"It's real-world stuff they're doing when they connect online," he said. "It varies as much as kids vary. But the common denominator, the most important aspect of these weekly get-togethers is being able to catch up, knowing there's time for them to just share with their mentor, to talk."
Fleischmann said kids have been upset not only by the pandemic and its effects but also by the recent killing of George Floyd by police officers in Minneapolis, and the subsequent images on nightly TV of protests, rioting and related violence.
Mentors are provided with resources on how to talk to children about these events, he added, including do's and don'ts for how to respond to questions.
"Our volunteers are extremely caring people," Fleischmann said. "We're less like a program and more like a family. The kids love their mentors, and the mentors love their kids."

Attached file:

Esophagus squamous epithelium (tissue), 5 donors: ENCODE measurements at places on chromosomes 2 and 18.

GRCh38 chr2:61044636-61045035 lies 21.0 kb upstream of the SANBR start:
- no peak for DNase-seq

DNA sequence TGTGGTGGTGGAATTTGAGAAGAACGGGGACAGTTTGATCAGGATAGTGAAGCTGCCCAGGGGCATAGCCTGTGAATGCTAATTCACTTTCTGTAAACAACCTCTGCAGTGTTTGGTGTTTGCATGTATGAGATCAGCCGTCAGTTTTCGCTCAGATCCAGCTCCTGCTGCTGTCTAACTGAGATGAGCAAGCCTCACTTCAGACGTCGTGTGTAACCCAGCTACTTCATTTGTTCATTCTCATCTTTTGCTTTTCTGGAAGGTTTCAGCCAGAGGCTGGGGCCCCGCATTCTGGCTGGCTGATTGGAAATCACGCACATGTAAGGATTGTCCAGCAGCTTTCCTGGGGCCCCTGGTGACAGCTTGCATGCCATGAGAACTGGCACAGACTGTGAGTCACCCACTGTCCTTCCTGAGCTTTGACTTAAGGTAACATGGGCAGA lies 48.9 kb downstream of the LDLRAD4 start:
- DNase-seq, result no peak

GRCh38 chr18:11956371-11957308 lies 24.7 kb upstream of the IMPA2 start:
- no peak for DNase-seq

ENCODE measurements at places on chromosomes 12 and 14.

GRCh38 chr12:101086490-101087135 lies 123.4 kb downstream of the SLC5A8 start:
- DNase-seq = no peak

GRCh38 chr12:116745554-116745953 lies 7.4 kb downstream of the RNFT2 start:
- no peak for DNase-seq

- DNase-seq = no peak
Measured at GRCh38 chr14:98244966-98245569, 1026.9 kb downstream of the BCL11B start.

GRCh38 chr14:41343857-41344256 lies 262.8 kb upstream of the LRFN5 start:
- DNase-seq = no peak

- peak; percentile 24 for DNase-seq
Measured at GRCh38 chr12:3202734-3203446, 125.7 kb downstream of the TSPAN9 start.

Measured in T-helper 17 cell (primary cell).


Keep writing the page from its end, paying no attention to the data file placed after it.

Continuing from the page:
But the need is great, Fleischmann said, and the rate of volunteerism has dropped off significantly since COVID-19 hit the state. Donations have likewise declined as Connecticut's jobless rate has soared into the double digits.
The Nutmeg Big Brothers Big Sisters program, which serves about 40 families in New London County and 700 in the state, currently has a wait list of about 200 statewide, he estimated.
"We can always use more mentors, and we can always use more men of color," Fleischmann added.
New London and Groton has a particularly acute need, he said.